In today's working climate, employees are faced with a work environment that has little to do with what it was like 40 or 50 years ago. Back then, the working conditions could be hard; even hostile.
However despite the lack of modern facilities and all the amazing technology, offices and comfort available these days, employees remained faithful to the companies they worked for until they retired.
Most importantly, they showed pride in what they were doing and spending 40 years working for the same boss was the norm back then. Why is the workforce unhappy these days? And, why won't most employees think long-term when it comes to working for a company?
Have The Principles Changed?
Yes, they have. For a few decades, it's no secret that companies and management teams have put productivity, results and profits above anything else, including the well-being of the employees. To put it bluntly, human resource departments are much more after "skill sets" rather than individuals bringing with them all sorts of interpersonal skills, personality, creativity and much more.
Eighty percent of active workers are now jumping from one job to the next in the hope of finding a place where they can receive appreciation, fair treatment and recognition when deserved of course.
Employees are unfortunately turning into tireless working bees spending more and more hours at work, and receiving little to no gratification whatsoever. More tellingly, most of them are looking for more than a pay check at the end of the month; they crave self-development, aspirations, gratitude and a sense of well-being.
Now, is this possible?
Nothing is impossible and certainly not in the workplace. The key to making a company successful both on the inside and the outside is by making sure that the level of personal and professional satisfaction of an employee is continually improved and reviewed.
If you ask satisfied workers what makes a difference in the workplace, most of them will explain that a mutual feeling of trust and appreciation is a top priority. Sadly, most companies hardly ever consider this to be one of the most important management principles.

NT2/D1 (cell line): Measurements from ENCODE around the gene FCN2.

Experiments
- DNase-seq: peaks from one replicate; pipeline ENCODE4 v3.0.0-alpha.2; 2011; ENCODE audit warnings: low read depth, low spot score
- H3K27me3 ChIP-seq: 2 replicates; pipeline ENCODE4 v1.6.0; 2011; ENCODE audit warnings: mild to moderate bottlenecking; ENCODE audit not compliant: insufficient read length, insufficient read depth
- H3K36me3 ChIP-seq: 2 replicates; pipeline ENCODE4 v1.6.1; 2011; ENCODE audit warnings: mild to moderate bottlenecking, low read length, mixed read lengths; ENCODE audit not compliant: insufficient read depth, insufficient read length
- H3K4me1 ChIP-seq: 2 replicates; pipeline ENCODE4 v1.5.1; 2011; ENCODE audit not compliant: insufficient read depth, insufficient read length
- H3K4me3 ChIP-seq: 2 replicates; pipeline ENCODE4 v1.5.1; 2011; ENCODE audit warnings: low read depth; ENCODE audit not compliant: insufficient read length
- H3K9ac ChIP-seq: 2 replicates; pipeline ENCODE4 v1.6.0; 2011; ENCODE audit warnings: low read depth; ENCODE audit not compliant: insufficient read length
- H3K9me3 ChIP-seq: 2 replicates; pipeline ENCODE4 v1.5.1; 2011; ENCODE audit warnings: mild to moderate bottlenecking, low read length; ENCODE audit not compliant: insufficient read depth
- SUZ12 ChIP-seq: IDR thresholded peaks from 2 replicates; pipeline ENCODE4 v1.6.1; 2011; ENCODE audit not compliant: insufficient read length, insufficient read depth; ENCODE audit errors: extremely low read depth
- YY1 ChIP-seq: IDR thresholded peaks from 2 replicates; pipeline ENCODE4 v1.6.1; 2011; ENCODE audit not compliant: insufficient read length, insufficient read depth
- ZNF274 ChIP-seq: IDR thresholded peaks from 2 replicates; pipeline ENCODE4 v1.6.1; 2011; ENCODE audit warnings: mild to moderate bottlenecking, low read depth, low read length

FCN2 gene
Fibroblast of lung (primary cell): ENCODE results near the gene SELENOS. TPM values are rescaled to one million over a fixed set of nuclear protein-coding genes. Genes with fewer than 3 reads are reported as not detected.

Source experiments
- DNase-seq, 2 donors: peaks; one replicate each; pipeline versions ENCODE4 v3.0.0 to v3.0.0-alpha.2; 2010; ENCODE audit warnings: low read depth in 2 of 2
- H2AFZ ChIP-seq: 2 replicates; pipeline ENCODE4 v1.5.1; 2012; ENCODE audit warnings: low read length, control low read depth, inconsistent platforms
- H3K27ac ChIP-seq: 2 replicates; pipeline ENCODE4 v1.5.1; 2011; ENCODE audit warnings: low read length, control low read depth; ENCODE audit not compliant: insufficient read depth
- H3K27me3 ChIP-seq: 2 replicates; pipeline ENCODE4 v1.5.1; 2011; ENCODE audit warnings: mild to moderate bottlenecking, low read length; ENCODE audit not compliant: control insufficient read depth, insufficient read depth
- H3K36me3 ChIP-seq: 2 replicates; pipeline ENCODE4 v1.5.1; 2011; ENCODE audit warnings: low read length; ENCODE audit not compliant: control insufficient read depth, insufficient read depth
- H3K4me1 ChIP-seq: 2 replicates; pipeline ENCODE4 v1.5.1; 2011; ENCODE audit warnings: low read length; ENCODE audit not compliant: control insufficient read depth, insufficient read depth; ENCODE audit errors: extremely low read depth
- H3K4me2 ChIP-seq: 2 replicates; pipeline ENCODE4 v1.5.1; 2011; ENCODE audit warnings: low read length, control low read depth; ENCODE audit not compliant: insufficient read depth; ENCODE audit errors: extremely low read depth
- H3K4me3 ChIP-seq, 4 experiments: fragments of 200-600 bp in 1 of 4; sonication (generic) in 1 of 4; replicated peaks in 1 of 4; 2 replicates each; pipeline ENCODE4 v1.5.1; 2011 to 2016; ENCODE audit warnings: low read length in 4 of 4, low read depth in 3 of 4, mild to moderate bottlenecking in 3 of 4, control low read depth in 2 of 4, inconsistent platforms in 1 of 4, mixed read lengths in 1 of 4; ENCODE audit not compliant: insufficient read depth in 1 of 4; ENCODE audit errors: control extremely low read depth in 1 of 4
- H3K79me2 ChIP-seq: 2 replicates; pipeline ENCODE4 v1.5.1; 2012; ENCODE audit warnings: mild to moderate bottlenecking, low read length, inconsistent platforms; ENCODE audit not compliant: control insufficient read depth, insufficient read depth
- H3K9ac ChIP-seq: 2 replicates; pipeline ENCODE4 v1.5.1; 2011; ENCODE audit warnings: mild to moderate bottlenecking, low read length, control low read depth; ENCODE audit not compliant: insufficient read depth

Let's not forget that an employee is also an individual with a personality of his own, feelings and many other much more worthwhile qualities than those listed on a job description. These are qualities that are often priceless but again, they are far too often ignored by the management.
Of course, formatting a newly hired individual to conform to the company's standards seems much more appealing to those in charge of the "personal and professional development" but clearly, this is a mistake. This system doesn't work.
Treating employees the way customers are treated is what could make the difference!
Have you ever thought that if company managers treated their employees the way they treat their customers, the general atmosphere and well-being of all employees and management alike could be turned around? This is probably the most powerful tool for managing a team these days. The workplace is a "home from home" for most people and enjoying coming to work will not only set a much better working environment for all but both the productivity and value would increase naturally.
Confidence and trust in the workplace is paramount for continued development and success. There are rules to follow of course when you join a company but rules can't dictate and manage people. Rules and regulations are there to protect both the company and the employees but are all of them necessary?
Stringent Rules Can Break an Employee's True Potential...
A recent survey confirmed that most employees felt somewhat crushed by the number of useless and petty rules imposed by their superiors. An employee, who feels stuck, scrutinized and constantly worrying about breaking one of the "golden rules" of the company will never be able to deliver his or her true potential. Trust must come from above and confidence will ensue.
There are countless amounts of interpersonal and development tools that companies could use to start changing the way they treat their employees. Having people coming to work with a smile on their face is what management teams should be looking for. This new approach would be beneficial for the company on all levels.